Halfway to Venus (Guardian)
The unkindest cut
Sarah Anderson’s poignant memoir Halfway to Venus describes life with one arm gone, says Andrew Barrow
The author of this fascinating odyssey is better known as the founder of the Travel Bookshop, made famous in the film Notting Hill, than for losing an arm to cancer at the age of 10. Never mollycoddled by her family, discouraged from talking about her feelings, Sarah Anderson faced up to her situation – she detests the word disability – by denying it. Not until she was 19 did she suddenly blurt out to her parents: ‘What happened to my arm?’ Now, in this poignant confessional, the remaining walls of reserve have come crashing down.
In witty, gritty, cutglass prose, she describes the day in December 1957 when her upper-class mother, fortified by several large whiskies, told her, by making a chopping motion above her own elbow, that she was going to have her left arm amputated the next day. After Sarah’s initial hysterical, screaming response, she ‘clutched’ her suffering and bewilderment close to her, craving privacy above all else.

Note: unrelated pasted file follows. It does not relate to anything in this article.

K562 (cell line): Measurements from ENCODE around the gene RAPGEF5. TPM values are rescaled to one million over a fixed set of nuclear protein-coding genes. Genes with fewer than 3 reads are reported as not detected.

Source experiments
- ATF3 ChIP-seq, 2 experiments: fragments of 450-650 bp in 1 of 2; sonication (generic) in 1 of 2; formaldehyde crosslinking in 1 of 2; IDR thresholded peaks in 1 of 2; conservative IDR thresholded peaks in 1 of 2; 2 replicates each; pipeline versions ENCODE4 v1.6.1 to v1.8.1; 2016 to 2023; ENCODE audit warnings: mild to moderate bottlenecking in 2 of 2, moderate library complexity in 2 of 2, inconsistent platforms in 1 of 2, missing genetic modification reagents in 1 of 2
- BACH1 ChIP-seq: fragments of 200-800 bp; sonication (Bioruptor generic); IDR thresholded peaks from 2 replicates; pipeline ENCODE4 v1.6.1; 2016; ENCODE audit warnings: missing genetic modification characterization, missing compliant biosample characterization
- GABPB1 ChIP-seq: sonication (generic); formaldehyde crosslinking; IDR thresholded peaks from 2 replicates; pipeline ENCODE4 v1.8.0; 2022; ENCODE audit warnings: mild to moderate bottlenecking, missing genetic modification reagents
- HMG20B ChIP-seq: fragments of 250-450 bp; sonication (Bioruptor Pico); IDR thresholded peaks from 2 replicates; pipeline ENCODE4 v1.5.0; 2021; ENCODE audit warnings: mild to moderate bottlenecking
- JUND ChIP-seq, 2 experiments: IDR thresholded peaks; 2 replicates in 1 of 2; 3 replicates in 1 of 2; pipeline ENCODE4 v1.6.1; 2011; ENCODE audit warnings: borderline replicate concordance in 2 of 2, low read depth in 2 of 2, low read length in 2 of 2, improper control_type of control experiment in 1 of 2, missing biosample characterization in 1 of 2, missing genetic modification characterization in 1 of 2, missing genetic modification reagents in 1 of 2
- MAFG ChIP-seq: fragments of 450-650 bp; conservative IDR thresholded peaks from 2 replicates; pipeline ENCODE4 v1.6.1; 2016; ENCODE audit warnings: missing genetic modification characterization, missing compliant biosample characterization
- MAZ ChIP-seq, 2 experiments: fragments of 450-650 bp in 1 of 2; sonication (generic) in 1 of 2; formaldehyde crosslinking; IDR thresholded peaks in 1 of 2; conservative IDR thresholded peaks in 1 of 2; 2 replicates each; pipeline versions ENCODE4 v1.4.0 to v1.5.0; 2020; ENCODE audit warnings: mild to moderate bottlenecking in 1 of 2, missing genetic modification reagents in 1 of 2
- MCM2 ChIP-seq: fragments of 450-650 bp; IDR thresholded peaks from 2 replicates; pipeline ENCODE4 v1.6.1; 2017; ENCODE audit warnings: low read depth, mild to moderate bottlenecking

This is an oddly contradictory story. Even from the outset, Anderson insists that she never saw herself as a victim. She soon proved this, passing her driving test at the first attempt, going scuba-diving in the Red Sea and even mastering the art of buttering toast without it ‘scooting’ round the plate. The problem was always other people’s attitudes. Her memories of teenage parties are still ‘gut-wrenchingly vivid’. Though happy to be nicknamed the One-Armed Bandit, she ‘died with shame’ when people asked questions about her missing limb, commiserated with her or, horror of horrors, chose a menu with her in mind.